Tuesday, April 17, 2012
BRIDE WITH THE BROKEN HEART
basis, so, for those of you just joining us...
I am fascinated by the comic books that hit the newsstands in the
month of my birth, December 1951. More often than not, my bloggy
things begin with an examination of one such comic book. If these
comics don’t interest you, just skip past them to the news, views
and reviews that follow them.
Today’s comic book from the month of my birth is Girl Confessions
#13 [March 1952], continuing the numbering of Girl Comics. The
wonderful Atlas Tales website opines that Al Hartley drew the cover.
Thanks to the same site, I’ve seen the splash pages of the issue’s
four stories and read the entire final story.
“The Bride With the Broken Heart” (6 pages) is signed “Jurist and
Pike.” That probably means Ed Jurist wrote the story and Jay Scott
Pike drew it. The “Bride” seems deliriously happy on the splash,
so the breaking of her heart must come later in the tale.
“The Awakening” (6 pages) is drawn by Ogden Whitney. Judging from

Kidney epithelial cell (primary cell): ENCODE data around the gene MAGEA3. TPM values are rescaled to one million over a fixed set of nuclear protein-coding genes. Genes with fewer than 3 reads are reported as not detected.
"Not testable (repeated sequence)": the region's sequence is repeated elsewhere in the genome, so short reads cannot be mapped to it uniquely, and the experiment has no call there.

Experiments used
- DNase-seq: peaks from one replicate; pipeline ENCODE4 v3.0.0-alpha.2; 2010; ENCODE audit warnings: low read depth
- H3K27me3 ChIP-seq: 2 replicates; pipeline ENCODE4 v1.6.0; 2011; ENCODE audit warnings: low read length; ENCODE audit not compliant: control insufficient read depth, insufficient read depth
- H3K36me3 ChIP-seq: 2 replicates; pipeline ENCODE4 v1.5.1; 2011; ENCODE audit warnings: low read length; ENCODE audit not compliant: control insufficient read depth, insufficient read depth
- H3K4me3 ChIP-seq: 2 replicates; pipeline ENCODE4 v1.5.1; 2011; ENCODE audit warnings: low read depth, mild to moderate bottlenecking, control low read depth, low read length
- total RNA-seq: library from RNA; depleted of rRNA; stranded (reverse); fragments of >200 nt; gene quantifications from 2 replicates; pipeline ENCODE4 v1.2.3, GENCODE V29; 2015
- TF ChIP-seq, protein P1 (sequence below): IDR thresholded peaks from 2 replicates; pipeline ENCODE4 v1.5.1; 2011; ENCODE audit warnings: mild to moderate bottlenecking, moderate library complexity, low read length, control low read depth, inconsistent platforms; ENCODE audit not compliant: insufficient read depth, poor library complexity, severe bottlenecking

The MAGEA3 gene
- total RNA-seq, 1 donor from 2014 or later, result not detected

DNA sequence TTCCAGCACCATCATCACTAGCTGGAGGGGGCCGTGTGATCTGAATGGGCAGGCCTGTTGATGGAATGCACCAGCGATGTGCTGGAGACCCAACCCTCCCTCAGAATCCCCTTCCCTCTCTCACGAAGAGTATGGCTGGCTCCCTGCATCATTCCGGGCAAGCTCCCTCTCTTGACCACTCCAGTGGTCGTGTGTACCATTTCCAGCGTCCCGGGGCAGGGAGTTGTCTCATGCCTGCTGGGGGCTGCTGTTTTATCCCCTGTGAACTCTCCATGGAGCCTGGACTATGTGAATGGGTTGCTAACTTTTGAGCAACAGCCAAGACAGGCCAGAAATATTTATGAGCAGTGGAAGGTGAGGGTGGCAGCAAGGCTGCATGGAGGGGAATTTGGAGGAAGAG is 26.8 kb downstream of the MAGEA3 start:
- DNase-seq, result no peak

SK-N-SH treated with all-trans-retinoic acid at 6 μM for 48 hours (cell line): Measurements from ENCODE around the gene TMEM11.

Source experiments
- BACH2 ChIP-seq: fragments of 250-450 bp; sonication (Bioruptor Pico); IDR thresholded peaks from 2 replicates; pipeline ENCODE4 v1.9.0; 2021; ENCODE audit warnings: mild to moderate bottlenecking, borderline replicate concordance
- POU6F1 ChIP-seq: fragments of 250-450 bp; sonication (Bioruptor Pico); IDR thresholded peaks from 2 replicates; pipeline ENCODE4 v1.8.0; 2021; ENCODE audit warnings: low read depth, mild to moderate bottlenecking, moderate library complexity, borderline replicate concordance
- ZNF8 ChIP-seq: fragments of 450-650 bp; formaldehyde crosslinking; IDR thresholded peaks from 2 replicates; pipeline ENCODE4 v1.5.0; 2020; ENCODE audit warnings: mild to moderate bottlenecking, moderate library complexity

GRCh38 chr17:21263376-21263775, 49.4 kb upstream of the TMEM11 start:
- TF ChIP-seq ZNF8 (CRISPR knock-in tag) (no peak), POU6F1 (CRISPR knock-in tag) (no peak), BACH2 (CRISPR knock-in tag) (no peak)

the first page, a wealthy socialite turned social worker falls for
a guy with a bad reputation.
Two sisters love the same man in “I Can’t Get Married” (5 pages).
The story is drawn by Morris Weiss.
“Fatal Error” (6 pages) appears to be the high point of the issue.
Fashion photographer falls in love with beautiful woman and makes
her the 1950s equivalent of a super-model. A shady Hollywood guy
lures the lady away from the photographer with his promises of love
and movie stardom. But a screen test reveals the model is not at
all photogenic; it’s the photographer’s love for her that made her
shine in all those fashion shoots. The woman realizes her mistake
and rushes back to the man who truly loves her, giving up modeling
to become his wife. Aside from that sadly of its time conclusion,
it’s an above-average story drawn by the great Bill Everett.
There were many great artists drawing non-series romance, horror,
crime, war and western stories for Marvel in the 1950s. I’d love
to see a whole bunch of “Best of” collections showcase the work of
Everett and others.
You can’t have a Marvel Comics event without tossing one-shots and
mini-series into the mix and, unfortunately, that was the case with